Saturday, May 14, 2011

A little Mandarin for breakfast

A little Mandarin for breakfast
By Lincoln Tan
5:30 AM Wednesday Apr 13, 2011

Wei Li (right) and co-host Gor Wang run through New Zealand and international news stories. Photo / Paul Estcourt Shrink

TVNZ's Breakfast programme and TV3's Firstline may be in fierce ratings competition, but the only morning news programme that matters for Chinese housewife Nina Wang is WTV's I Love New Zealand breakfast show.

Thousands of viewers and listeners tune in to the two-hour show every weekday morning between 7.30 and 9.30, and for Mrs Wang, it's how she remains connected with local and international news.

"When I look at newspapers like the New Zealand Herald, I only look at the pictures and the words remain a blur because I cannot read English," she said. "But this show keeps me connected to news that's happening locally and internationally."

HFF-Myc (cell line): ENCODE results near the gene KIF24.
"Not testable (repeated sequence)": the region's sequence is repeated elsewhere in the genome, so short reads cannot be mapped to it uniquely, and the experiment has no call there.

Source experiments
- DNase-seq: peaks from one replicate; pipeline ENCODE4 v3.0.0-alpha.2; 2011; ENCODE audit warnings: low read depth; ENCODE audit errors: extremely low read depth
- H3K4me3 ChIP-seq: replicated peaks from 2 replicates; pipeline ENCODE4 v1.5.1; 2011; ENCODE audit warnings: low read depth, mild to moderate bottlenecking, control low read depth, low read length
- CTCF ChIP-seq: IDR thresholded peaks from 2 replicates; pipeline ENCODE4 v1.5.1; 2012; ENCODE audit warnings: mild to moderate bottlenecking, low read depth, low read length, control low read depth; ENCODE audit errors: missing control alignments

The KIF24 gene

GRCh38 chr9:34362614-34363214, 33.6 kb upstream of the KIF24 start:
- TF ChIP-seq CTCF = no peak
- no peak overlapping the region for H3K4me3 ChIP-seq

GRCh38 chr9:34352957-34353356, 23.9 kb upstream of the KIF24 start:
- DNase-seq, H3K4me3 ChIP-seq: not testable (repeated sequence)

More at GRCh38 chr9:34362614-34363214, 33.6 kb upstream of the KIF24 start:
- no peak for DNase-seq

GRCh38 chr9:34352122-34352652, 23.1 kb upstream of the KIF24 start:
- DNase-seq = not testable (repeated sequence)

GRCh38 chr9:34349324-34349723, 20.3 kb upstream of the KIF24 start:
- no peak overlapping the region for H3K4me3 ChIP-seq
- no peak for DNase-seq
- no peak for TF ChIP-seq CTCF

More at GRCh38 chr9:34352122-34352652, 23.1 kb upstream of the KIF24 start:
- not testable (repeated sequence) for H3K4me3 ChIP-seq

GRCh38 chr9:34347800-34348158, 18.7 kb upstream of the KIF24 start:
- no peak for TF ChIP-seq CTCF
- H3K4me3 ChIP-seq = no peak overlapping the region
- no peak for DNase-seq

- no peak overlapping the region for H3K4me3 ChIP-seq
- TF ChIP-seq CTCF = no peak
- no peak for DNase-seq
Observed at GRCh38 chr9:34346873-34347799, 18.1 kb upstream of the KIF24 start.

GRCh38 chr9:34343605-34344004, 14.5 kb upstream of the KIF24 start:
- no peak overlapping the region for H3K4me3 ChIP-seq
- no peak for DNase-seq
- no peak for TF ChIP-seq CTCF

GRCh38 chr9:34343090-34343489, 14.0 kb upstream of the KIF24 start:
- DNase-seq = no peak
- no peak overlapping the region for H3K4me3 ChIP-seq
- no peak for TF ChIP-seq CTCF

WTV chief executive Henry Ho says the programme's anchor Wei Li, or Willy Shen, is popular, and describes him as "the Chinese Paul Holmes".

"Nearly everyone in the Chinese community knows him or at least recognises his voice," Mr Ho said.

The show broadcasts over WTV's free-to-air Chinese TV8 and Chinese Voice radio AM936, and starts with half an hour of Shen and a co-host reviewing the latest local news, featuring many Herald stories.

A China and international news segment follows, with five-minute news updates every half hour.

The high point comes after the 8.30 news update, when callers can air their views in Mandarin in a talkback segment.

"Our callers like the opportunity of being able to participate and have their opinions heard on air in their own language," said Mr Ho.

"Tuning in to this segment has become part of the daily life for many Chinese in New Zealand."

Reporter Ling Ling Liang said the topic for discussion on the programme last Thursday about the $2 million plastic waka attracted about 20 callers to the programme, which is about the daily average.

The phone line heats up when there's a hot topic linked to the Chinese community such as the Pumpkin case and the Kiko murder, she says.
By Lincoln Tan | Email Lincoln

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